The repair of parts due to liquid ingression can vary depending on the liquid, most commonly water or Skydrol (hydraulic fluid). Water tends to create additional damage in repaired parts when cured unless all moisture is removed from the part. Most repair material systems cure at temperatures above the boiling point of water, which can cause a disbond at the skin-to-core interface wherever trapped water resides. For this reason, core drying cycles are typically included prior to performing any repair. Some operators take the extra step of placing a damaged but unrepaired part in the autoclave to dry to preclude any additional damage from occurring during the cure of the repair. Skydrol presents a different problem. Once the core of a sandwich part is saturated, complete removal of Skydrol is almost impossible. The part continues to weep the liquid even in cure until bondlines can become contaminated and full bonding does not occur. Removal of contaminated core and adhesive as part of the repair is highly recommended. [Figure 7-21]
Erosion capabilities of composite materials have been known to be less than that of aluminum and, as a result, their application in leading-edge surfaces has been generally avoided. However, composites have been used in areas of highly complex geometry, but generally with an erosion coating. The durability and maintainability of some erosion coatings are less than ideal. Another problem, not as obvious as the first, is that edges of doors or panels can erode if they are exposed to the air stream. This erosion can be attributed to improper design or installation/fit-up. On the other hand, metal structures in contact or in the vicinity of these composite parts may show corrosion damage due to inappropriate choice of aluminum alloy, damaged corrosion sealant of metal parts during assembly or at splices, or insufficient sealant and/or lack of glass fabric isolation plies at the interfaces of spars, ribs, and fittings. [Figure 7-22]Corrosion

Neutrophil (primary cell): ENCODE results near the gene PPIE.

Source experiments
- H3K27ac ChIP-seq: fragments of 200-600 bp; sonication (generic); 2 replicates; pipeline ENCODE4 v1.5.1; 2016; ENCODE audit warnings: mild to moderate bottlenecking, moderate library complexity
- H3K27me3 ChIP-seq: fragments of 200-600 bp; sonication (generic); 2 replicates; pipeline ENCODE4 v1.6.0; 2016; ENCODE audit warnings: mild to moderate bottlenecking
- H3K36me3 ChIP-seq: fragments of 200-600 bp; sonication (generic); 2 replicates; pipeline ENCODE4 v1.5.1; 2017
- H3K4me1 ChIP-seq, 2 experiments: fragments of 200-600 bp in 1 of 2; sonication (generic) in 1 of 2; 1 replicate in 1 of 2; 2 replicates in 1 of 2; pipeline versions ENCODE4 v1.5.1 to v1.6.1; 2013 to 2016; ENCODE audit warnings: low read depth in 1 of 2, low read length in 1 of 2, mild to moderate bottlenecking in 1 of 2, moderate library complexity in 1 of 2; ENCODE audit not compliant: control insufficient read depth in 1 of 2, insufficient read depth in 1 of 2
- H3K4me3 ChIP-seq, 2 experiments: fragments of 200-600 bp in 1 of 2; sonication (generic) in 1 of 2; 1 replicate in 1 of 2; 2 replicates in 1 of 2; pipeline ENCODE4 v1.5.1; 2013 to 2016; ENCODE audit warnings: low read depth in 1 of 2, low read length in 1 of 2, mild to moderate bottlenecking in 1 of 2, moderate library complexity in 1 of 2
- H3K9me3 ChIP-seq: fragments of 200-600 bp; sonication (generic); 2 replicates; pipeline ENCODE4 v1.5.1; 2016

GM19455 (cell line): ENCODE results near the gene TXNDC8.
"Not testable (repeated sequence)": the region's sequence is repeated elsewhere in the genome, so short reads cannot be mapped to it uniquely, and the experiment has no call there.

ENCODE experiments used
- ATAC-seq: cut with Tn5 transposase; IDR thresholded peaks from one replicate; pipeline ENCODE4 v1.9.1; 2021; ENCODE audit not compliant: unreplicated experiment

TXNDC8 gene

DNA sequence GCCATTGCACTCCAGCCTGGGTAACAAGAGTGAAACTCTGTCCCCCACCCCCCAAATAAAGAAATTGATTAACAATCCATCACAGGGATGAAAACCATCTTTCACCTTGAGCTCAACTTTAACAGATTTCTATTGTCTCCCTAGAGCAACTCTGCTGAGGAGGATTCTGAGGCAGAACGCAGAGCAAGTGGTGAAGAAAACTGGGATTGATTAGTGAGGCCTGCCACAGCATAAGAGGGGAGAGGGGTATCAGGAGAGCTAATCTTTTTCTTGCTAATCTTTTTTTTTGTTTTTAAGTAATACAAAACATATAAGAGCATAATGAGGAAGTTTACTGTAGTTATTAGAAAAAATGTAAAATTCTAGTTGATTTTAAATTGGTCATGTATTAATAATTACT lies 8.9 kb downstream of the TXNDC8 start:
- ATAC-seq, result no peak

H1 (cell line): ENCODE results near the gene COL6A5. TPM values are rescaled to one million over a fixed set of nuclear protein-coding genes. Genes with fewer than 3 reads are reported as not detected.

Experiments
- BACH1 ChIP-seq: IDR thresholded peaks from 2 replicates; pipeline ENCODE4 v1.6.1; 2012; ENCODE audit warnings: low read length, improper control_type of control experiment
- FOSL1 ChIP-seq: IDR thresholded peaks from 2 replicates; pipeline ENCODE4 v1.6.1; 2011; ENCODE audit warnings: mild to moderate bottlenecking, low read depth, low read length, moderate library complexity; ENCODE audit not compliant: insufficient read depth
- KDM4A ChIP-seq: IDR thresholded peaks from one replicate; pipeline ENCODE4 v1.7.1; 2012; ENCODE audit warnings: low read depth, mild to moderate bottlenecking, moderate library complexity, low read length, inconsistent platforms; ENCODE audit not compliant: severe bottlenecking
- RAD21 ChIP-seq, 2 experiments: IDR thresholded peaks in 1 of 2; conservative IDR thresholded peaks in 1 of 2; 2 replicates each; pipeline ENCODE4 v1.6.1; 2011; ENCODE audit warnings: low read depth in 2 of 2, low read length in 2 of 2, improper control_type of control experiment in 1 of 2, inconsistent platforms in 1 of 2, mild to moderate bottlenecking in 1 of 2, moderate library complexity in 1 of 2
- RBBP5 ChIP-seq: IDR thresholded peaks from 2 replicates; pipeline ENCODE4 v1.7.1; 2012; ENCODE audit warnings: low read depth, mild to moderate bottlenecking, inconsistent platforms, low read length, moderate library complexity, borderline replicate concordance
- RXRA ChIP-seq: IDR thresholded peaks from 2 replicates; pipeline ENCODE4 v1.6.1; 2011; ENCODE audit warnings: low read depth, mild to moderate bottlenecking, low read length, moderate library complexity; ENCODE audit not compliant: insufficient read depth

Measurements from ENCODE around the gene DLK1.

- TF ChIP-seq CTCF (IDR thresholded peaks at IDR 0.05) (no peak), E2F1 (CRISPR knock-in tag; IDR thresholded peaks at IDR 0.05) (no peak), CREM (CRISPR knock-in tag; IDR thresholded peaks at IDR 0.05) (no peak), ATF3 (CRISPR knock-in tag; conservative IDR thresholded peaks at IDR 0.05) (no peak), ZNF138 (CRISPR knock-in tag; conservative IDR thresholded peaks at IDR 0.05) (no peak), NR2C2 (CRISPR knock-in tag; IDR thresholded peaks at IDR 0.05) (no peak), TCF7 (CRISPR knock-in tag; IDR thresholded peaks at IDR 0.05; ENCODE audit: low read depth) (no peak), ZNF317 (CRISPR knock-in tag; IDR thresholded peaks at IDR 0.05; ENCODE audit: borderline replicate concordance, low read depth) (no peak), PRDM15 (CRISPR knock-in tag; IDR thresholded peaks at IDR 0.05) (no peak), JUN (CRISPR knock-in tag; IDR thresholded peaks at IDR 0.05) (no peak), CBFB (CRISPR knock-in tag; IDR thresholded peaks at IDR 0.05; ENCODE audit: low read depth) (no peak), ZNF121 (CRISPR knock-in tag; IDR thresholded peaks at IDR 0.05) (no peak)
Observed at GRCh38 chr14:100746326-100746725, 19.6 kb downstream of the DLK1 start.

Many fiberglass and Kevlar® parts have a fine aluminum mesh for lightning protection. This aluminum mesh often corrodes around the bolt or screw holes. The corrosion affects the electrical bonding of the panel, and the aluminum mesh needs to be removed and new mesh installed to restore the electrical bonding of the panel. [Figure 7-23]Ultraviolet (UV) light affects the strength of composite materials. Composite structures need to be protected by a top coating to prevent the effects of UV light. Special UV primers and paints have been developed to protect composite materials.